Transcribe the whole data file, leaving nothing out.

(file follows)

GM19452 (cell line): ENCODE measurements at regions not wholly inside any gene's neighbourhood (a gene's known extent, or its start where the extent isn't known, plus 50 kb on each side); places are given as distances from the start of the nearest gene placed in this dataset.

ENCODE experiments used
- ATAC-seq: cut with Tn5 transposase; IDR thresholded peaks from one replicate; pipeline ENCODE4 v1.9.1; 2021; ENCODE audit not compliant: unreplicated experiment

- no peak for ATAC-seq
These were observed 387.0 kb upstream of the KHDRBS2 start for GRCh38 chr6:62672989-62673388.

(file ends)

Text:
GM19452 (cell line): ENCODE measurements at regions not wholly inside any gene's neighbourhood (a gene's known extent, or its start where the extent isn't known, plus 50 kb on each side); places are given as distances from the start of the nearest gene placed in this dataset.

ENCODE experiments used
- ATAC-seq: cut with Tn5 transposase; IDR thresholded peaks from one replicate; pipeline ENCODE4 v1.9.1; 2021; ENCODE audit not compliant: unreplicated experiment

- no peak for ATAC-seq
These were observed 387.0 kb upstream of the KHDRBS2 start for GRCh38 chr6:62672989-62673388.